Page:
Being disabled is one thing, being an idiot another

Nobody would think that it is OK to deny someone a job as a result of their sex, race or age, and the same should stand for disabled people, too.

We do deny people jobs because of their age: 14 year olds do not get hired as delivery drivers. We do deny people jobs on the basis of their sex: there are no male wet nurses. As to race: there aren\’t that many black models being used to advertise tanning salons.

Disabled means differently abled. We don\’t hire the blind to be delivery drivers, the deaf as piano tuners nor the dyslexic as subeditors.

Yes we do, and should, deny people a job on the basis of disability. You know, the inability to do the job in question?

14 comments on “Being disabled is one thing, being an idiot another

  1. “Disabled means differently abled.” But it doesn’t, does it? As in “the techies at Forbes must be intellectually disabled”.

  2. As to race: there aren’t that many black models being used to advertise tanning salons.

    Marvellous. 🙂

  3. “We don’t hire…………….. the dyslexic as subeditors.”

    No, but the Telegraph does.

  4. “nor the dyslexic as subeditors.” The Guardian g
    Group have been way ahead of their time for decades then.

  5. “Disabled means differently abled.”

    No, it doesn’t. It means what it implies; something that should work, doesn’t.

  6. If employers aren’t hiring disabled staff, they’re missing out. The disabled are discriminated against when seeking employment. As a result, once they’ve found a job, they are less likely to leave. For employers that means low turnover; which means lower hiring & training costs. As long as the disability doesn’t interfere with the job, then it’s a win-win.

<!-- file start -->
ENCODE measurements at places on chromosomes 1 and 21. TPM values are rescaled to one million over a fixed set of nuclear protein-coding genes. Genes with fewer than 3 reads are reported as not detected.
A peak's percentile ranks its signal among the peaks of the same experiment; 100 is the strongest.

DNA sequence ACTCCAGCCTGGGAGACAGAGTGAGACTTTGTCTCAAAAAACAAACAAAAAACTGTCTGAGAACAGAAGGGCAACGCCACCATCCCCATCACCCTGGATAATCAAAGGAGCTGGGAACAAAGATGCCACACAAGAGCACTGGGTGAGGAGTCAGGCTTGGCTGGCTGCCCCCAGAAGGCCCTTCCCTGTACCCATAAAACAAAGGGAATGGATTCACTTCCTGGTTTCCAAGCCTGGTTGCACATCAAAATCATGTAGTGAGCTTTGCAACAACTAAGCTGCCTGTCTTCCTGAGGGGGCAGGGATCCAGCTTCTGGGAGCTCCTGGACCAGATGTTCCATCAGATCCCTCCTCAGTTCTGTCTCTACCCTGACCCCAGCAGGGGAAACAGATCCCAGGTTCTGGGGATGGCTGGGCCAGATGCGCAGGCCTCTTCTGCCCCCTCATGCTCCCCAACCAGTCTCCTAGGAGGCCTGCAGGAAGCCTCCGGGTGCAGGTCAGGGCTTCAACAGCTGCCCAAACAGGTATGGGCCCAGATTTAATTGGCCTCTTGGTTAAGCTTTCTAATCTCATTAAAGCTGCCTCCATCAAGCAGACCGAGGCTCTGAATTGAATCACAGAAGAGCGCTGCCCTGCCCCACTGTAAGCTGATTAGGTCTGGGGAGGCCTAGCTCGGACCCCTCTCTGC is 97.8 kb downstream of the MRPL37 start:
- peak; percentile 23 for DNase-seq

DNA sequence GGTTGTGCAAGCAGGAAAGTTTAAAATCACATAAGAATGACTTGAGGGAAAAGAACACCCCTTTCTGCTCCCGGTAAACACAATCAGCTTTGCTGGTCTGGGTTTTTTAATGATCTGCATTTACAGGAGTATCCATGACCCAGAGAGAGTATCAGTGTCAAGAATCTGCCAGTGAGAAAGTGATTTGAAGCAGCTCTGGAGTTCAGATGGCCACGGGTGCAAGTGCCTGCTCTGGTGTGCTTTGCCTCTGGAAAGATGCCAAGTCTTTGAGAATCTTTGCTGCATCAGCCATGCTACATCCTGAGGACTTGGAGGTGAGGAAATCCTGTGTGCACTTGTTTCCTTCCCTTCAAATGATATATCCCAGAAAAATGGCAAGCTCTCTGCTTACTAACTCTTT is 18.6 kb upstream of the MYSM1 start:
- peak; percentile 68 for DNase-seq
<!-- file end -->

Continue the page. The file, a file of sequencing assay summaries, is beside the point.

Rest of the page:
7. As a result, once they’ve found a job, they are less likely to leave.

    That’s because no-one has installed an exit ramp.

  8. “No, it doesn’t. It means what it implies; something that should work, doesn’t.”

    I’m afraid Timmy, that JuliaM is correct, and you’ve fallen into a bit of PC there.

    I suppose you could say that I see “differently” to the average person, but while technically correct, the difference only arises because I see less well.

    Which, as you correctly note, is why no one in their right mind would hire me to drive a bus, except perhaps for a very short distance into the front of a supermarket.

  9. Which, as you correctly note, is why no one in their right mind would hire me to drive a bus

    I am offended on your behalf at the endemic discrimination against the lesser abled.

  10. @ JuliaM
    Any decent definition of “differently abled” includes “not having a particular ability without having any extra abilities to compensate”
    Timmy is right – *you* have fallen into the trap that the PC community built specifically to catch you.

  11. @John77

    Oh come on, we don’t say that the runner that came in last in the race ran “differently” from the other runners, or the team that lost the match played “differently” to the one that won.

  12. I always used to make my judgements on the success of various disabilities legislation based on the number of black lesbian dwarfs on Tony Blair’s bodyguard rota.

    Regardless of the fact that these small people would have been perfectly adequate to guard another very small person (armed as they would be now with submachine guns using hollow point ammunition), I never saw a one…

  13. @ blindcyclist
    My last race I pulled a muscle after 2km so I came third-from-last male: that did not make me differently-abled, just an embarrassment to my team manager who waited for me long after the rest of the team had gone back for a shower and led me back to base.
    The PC lobby wants us to say just that. You seem blind to their hidden motivation

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